Monday, December 1, 2008

Pentagon Offers More Details on Military Support to Homeland Security

Today’s post expands on my posting of 25 November and is in part based on the 1 December Washington Post Article: Pentagon to Detail Troops to Bolster Domestic Security (

This article provides more details from the general information that recently became available. In particular the article describes more specifics of the military forces to be theoretically engaged in homeland security support:
“The Pentagon's plan calls for three rapid-reaction forces to be ready for emergency response by September 2011. The first 4,700-person unit, built around an active-duty combat brigade based at Fort Stewart, Ga., was available as of Oct. 1, said Gen. Victor E. Renuart Jr., commander of the U.S. Northern Command.

If funding continues, two additional teams will join nearly 80 smaller National Guard and reserve units made up of about 6,000 troops in supporting local and state officials nationwide. All would be trained to respond to a domestic chemical, biological, radiological, nuclear, or high-yield explosive attack, or CBRNE event, as the military calls it.”

While I haven’t seen all the details – presumably there are more, two things jump out at me: 1. Concentration is on the warfighting skills that military people bring to the party and 2. PSYOP support for this force would ‘technically’ come from the Reserve Component since these forces are not part of Special Operations and therefore not supported by the 4th POG.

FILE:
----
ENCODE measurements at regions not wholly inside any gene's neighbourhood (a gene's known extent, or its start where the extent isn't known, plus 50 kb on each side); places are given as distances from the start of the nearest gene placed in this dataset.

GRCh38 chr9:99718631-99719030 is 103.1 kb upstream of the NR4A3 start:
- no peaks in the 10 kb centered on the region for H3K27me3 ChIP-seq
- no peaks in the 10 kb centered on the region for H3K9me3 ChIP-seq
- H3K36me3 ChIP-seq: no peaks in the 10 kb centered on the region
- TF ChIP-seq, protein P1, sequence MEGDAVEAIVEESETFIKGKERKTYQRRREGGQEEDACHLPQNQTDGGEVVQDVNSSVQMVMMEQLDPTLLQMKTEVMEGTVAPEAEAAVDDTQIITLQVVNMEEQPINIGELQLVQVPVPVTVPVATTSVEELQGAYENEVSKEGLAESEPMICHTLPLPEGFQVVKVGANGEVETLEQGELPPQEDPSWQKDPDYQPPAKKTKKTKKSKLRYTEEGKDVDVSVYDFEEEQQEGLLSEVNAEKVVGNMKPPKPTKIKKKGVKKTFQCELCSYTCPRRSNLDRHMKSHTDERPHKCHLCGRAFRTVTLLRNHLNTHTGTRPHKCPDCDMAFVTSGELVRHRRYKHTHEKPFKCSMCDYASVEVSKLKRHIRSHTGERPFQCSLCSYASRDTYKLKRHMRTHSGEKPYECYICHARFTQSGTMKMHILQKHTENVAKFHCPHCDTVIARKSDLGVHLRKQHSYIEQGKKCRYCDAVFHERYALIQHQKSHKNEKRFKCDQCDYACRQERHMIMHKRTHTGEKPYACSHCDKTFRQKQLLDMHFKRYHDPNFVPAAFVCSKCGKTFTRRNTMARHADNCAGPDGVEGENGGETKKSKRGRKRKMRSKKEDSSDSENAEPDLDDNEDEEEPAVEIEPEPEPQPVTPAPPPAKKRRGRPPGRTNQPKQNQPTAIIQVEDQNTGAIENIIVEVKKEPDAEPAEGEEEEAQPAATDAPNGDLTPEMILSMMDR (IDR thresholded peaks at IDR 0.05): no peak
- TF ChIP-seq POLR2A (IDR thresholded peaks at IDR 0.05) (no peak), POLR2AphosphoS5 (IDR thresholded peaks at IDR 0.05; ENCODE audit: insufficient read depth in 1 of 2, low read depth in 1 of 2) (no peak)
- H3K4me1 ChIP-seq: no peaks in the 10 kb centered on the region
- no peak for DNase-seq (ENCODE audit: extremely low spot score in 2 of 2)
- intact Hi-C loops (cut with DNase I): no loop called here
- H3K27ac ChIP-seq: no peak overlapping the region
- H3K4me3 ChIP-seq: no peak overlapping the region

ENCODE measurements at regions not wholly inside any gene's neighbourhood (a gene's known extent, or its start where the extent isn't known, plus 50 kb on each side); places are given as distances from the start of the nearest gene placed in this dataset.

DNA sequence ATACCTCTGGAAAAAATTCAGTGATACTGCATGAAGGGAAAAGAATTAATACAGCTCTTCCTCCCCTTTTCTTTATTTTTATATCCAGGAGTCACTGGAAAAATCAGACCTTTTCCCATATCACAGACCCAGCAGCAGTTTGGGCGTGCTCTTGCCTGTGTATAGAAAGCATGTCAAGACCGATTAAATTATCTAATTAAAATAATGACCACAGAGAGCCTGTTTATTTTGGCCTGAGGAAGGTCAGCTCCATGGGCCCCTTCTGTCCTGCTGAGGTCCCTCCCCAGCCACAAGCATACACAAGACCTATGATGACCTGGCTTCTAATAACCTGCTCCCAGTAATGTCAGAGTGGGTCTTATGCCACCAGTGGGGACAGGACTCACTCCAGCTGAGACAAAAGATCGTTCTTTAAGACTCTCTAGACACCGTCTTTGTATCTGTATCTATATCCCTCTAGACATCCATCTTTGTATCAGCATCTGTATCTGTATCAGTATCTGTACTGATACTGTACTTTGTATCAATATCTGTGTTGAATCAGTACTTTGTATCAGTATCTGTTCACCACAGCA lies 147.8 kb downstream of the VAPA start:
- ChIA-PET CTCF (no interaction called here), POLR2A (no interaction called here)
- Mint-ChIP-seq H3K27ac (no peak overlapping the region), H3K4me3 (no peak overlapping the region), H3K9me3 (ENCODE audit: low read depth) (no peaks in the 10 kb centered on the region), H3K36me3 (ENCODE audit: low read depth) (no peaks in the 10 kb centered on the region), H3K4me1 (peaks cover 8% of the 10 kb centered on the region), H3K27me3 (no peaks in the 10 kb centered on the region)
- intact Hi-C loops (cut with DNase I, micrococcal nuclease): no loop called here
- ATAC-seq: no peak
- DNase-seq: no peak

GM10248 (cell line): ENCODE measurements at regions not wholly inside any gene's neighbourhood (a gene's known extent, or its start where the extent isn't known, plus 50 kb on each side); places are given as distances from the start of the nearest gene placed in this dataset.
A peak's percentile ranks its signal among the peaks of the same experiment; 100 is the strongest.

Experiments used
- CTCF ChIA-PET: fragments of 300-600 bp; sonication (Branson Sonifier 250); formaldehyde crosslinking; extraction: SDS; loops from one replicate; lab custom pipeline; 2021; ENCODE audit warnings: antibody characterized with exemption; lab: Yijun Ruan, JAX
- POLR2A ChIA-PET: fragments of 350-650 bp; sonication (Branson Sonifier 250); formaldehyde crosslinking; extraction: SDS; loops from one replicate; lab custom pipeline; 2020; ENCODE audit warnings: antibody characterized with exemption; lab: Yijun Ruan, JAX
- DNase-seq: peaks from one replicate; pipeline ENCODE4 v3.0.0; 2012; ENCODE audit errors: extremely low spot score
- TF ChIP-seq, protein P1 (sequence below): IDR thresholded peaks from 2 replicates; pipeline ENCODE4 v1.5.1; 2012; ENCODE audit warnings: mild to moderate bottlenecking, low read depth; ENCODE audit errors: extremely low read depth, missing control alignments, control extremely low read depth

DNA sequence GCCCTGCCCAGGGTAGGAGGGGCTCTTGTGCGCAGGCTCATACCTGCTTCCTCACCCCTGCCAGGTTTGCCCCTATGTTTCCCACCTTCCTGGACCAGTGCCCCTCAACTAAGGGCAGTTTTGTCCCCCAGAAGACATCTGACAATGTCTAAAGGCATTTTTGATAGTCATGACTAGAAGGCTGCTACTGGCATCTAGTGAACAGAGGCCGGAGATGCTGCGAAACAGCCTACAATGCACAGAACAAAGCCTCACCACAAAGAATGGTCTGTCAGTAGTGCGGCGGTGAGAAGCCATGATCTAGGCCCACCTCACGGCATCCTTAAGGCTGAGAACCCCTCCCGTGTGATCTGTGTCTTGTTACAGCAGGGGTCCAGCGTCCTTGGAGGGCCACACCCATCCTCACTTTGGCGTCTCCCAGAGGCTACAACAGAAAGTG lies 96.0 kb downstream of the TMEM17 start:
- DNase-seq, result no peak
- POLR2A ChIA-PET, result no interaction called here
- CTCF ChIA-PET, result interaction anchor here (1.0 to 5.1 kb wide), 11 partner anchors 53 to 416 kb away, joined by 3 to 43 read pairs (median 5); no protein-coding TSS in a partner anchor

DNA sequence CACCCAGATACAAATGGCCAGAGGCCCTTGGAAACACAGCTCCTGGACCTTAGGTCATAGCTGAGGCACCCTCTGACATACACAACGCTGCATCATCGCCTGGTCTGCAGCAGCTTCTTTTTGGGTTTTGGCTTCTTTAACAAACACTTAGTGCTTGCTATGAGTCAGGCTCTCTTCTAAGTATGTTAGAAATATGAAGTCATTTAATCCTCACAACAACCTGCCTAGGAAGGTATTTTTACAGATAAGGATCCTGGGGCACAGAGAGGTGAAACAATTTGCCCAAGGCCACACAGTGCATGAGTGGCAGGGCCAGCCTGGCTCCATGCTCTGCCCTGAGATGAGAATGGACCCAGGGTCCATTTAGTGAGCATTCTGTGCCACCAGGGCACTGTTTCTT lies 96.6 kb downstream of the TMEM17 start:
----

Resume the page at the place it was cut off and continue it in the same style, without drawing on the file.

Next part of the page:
As to the first concern, I suspect that there has been scant attention paid to the nature of PAO and how PSYOP forces may be employed as emergency information providing responders. Also I suspect that there has been no guidance issued to develop contingency planning that includes working closely with local mass media (TV and Radio especially), nor has there been much attention to funding the training and travel that would be necessary for assigned military personnel to develop and maintain relationships with local media.

An approach to remedy this shortfall might be to employ contingency PSYOP and PAO personnel, either USAR, Guard or retired that have existing links and training. As an example the Red Cross provides excellent PAO training and each chapter has a strong tie to local media because the Red Cross is a very trustworthy and photogenic source.

The second issue is one of resources – PSYOP resources are under excessive OpTempo pressure. Given the spirit of nation building likely to be embraced by the incoming administration, DoD (especially perhaps AFRICOM and SOUTHCOM) will likely find themselves more engaged than they are today. This increase will also require PSYOP forces. While small, quick response support packages might come from either the 4th POG or SOCOM, in the main RC PSYOP is likely to bear this burden.

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